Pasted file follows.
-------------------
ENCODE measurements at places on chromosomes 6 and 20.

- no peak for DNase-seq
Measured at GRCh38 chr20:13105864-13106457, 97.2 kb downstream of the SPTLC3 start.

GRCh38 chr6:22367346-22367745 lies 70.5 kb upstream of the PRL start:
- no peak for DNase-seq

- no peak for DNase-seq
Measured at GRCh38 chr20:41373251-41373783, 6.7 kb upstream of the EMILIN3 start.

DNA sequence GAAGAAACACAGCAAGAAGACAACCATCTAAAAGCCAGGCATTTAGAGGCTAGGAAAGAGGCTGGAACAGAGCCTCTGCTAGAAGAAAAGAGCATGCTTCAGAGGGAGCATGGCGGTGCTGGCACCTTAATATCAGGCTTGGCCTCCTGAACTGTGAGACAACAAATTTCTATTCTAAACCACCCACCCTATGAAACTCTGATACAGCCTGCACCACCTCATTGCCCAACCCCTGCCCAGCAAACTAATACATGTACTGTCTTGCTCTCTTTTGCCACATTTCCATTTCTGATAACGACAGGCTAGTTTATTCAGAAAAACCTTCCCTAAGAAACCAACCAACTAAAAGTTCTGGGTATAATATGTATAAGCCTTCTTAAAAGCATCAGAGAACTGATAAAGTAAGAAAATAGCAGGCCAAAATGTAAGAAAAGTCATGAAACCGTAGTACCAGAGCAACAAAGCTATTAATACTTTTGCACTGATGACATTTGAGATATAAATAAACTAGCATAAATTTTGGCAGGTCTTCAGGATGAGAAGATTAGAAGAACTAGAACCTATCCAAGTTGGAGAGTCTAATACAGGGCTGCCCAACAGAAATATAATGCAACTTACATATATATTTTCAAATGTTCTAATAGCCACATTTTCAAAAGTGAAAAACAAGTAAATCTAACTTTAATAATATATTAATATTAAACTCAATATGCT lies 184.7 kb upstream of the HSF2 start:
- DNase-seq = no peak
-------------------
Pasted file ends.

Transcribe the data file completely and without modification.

ENCODE measurements at places on chromosomes 6 and 20.

- no peak for DNase-seq
Measured at GRCh38 chr20:13105864-13106457, 97.2 kb downstream of the SPTLC3 start.

GRCh38 chr6:22367346-22367745 lies 70.5 kb upstream of the PRL start:
- no peak for DNase-seq

- no peak for DNase-seq
Measured at GRCh38 chr20:41373251-41373783, 6.7 kb upstream of the EMILIN3 start.

DNA sequence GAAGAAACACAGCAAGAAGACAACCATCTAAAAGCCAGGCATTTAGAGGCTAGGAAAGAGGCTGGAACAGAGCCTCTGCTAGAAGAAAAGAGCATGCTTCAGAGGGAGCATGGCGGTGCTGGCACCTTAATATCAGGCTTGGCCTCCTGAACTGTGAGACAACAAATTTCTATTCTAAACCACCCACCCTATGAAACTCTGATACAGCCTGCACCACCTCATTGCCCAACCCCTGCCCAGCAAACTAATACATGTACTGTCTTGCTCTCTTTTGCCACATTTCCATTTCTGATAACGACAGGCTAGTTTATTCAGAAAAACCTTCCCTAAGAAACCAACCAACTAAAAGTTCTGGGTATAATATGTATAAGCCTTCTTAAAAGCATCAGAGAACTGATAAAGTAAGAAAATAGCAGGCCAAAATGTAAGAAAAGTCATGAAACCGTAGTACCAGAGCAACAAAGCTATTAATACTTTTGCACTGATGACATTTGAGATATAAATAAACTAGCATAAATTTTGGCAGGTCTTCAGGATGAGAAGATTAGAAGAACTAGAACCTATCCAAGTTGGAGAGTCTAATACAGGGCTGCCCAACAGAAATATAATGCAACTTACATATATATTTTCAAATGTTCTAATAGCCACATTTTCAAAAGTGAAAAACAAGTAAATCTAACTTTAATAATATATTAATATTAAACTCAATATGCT lies 184.7 kb upstream of the HSF2 start:
- DNase-seq = no peak